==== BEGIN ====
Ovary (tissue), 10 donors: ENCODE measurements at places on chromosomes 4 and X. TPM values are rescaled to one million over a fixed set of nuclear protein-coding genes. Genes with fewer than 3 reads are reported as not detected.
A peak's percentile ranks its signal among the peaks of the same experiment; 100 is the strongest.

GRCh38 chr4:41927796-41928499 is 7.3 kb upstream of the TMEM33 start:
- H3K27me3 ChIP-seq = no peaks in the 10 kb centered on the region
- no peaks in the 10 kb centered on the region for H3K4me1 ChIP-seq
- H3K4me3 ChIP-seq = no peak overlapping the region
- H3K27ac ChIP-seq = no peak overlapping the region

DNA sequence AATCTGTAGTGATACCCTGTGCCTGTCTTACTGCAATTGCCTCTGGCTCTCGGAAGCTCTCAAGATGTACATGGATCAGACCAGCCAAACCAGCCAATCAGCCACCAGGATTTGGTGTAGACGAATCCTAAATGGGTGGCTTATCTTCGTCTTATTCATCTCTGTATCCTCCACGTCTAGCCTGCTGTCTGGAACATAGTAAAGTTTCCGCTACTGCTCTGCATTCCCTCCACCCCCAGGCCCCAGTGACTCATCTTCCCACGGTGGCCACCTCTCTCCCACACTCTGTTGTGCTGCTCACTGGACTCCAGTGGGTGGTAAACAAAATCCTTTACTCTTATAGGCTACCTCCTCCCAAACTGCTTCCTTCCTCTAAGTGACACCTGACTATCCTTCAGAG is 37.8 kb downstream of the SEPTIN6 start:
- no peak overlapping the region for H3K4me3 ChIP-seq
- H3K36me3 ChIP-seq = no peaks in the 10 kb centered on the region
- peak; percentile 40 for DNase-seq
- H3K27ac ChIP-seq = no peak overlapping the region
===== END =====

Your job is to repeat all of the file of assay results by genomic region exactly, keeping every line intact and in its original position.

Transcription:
Ovary (tissue), 10 donors: ENCODE measurements at places on chromosomes 4 and X. TPM values are rescaled to one million over a fixed set of nuclear protein-coding genes. Genes with fewer than 3 reads are reported as not detected.
A peak's percentile ranks its signal among the peaks of the same experiment; 100 is the strongest.

GRCh38 chr4:41927796-41928499 is 7.3 kb upstream of the TMEM33 start:
- H3K27me3 ChIP-seq = no peaks in the 10 kb centered on the region
- no peaks in the 10 kb centered on the region for H3K4me1 ChIP-seq
- H3K4me3 ChIP-seq = no peak overlapping the region
- H3K27ac ChIP-seq = no peak overlapping the region

DNA sequence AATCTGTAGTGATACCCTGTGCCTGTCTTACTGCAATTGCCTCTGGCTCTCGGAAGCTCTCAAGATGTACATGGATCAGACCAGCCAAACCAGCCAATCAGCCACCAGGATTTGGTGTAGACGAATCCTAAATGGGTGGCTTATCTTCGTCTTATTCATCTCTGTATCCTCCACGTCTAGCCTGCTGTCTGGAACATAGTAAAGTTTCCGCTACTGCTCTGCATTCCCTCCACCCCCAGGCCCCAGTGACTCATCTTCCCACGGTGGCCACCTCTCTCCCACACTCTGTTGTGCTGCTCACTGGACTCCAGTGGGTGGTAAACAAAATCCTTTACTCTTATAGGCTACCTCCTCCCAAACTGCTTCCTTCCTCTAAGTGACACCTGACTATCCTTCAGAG is 37.8 kb downstream of the SEPTIN6 start:
- no peak overlapping the region for H3K4me3 ChIP-seq
- H3K36me3 ChIP-seq = no peaks in the 10 kb centered on the region
- peak; percentile 40 for DNase-seq
- H3K27ac ChIP-seq = no peak overlapping the region